Photo by Michaela Loheit  –  Link



Having famously transitioned from a third to a first world country, this thriving metropolis feels distinctly modern and constantly on the move, known for its clever initiatives, sustainable projects and futuristic buildings. It may be small, but Singapore is a hub for foodies, culture-seekers, shopaholics and businessmen alike, with an assortment of Michelin-starred restaurants, expansive malls and impressive hotels to choose from.

What to see and do

A trip to Singapore wouldn't be complete without a visit to the award-winning Gardens by the Bay park, which showcases an impressive range of horticulture. Bay South, the largest garden, is where you'll find futuristic 'Supertrees' - tree-like vertical gardens. By day, these impressive structures harvest solar energy, and by night they are lit by an unforgettable light show. Get up close and personal with the trees and walk the new 22-metre high OCBC Skyway; the photo opportunities and views won't disappoint! Bay South is also home to the spectacular Flower Dome and Cloud Forest, two impressive greenhouses. Admission to the OCBC Skyway is $8, and to the Flower Dome and Cloud Forest is $28.

To marvel at the gardens from above, take a trip to the luxurious Marina Bay Sands hotel and visit the SkyPark, a boat which appears precariously balanced on top of the resort's three towers. Head up to the 57th floor to the observation deck for unbeatable views of the city. The SkyPark also boasts the world's largest rooftop infinity pool, but access is strictly hotel guests only, so you'll have to book a room to take a dip! Entry to the observation deck costs $23.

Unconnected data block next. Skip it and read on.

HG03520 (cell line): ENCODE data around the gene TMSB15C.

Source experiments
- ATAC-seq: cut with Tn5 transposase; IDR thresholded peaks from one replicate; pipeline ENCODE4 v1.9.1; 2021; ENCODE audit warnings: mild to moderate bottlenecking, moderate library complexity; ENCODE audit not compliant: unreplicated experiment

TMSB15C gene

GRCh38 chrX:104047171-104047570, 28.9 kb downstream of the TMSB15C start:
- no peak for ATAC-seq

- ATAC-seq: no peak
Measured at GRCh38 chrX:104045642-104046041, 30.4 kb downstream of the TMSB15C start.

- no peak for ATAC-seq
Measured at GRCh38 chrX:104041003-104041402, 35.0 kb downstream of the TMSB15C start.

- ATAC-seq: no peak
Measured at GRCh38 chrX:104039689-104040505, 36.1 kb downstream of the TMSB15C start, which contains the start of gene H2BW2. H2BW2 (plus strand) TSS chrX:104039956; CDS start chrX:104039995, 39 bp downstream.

Back on the ground, take a walk around the bay to Merlion Park to see the emblematic half-lion-half-fish statue, or why not head to flashy Orchard Road and join the Singaporeans in one of their favourite pastimes - shopping? A visit to Chinatown and Little India should also be on your list, offering a taste of the diverse cultures that coexist in Singapore.

When you need a break, a stop off at Raffles for a legendary Singapore Sling cocktail is the perfect end to a busy day of exploring.

Other notable sights are the Botanical Gardens, the National Gallery and the Singapore Flyer.

Food and drink

Singapore attracts visitors not only for its cool buildings and ample shopping opportunities, but also for its incredible food. Whether you're after authentic street food or Michelin-starred restaurants, you're absolutely spoilt for choice. A good place to start is Chinatown Food Complex, a bustling food court filled to the brim with hundreds of stalls and their delicious aromas. It's by no means fancy, but you'll be able to sample a wide variety of local dishes like mee goreng (fried noodles with meat), nasi lamak (rice cooked in coconut milk and usually served with hard-boiled eggs, peanuts and cucumber) and yong tau foo (tofu filled with ground meat or fish paste).

If you're feeling adventurous, crack open a durian - a native fruit that's known for its strong and unusual odour.

Know the rules

This perfectly clean and orderly metropolis does come with some rules and regulations, and it's important to know the dos and don'ts before you travel.

On top of bans on chewing gum and fines for littering, there are also strict laws on smoking. It is illegal to smoke in some public areas as the government are promoting a smoke-free lifestyle, and this includes a ban on e-cigarettes. Some parks, bus stops, outdoor queues and playgrounds are likely to be smoke-free, so keep an eye out to avoid fines.

Drinking in public is also restricted and is illegal between 10.30pm and 7am. The rules are even tougher in Little India and Geylang, where consuming alcohol in public is banned on weekends and public holidays. But don't worry, it's still completely legal in the many bars and restaurants during restricted times.

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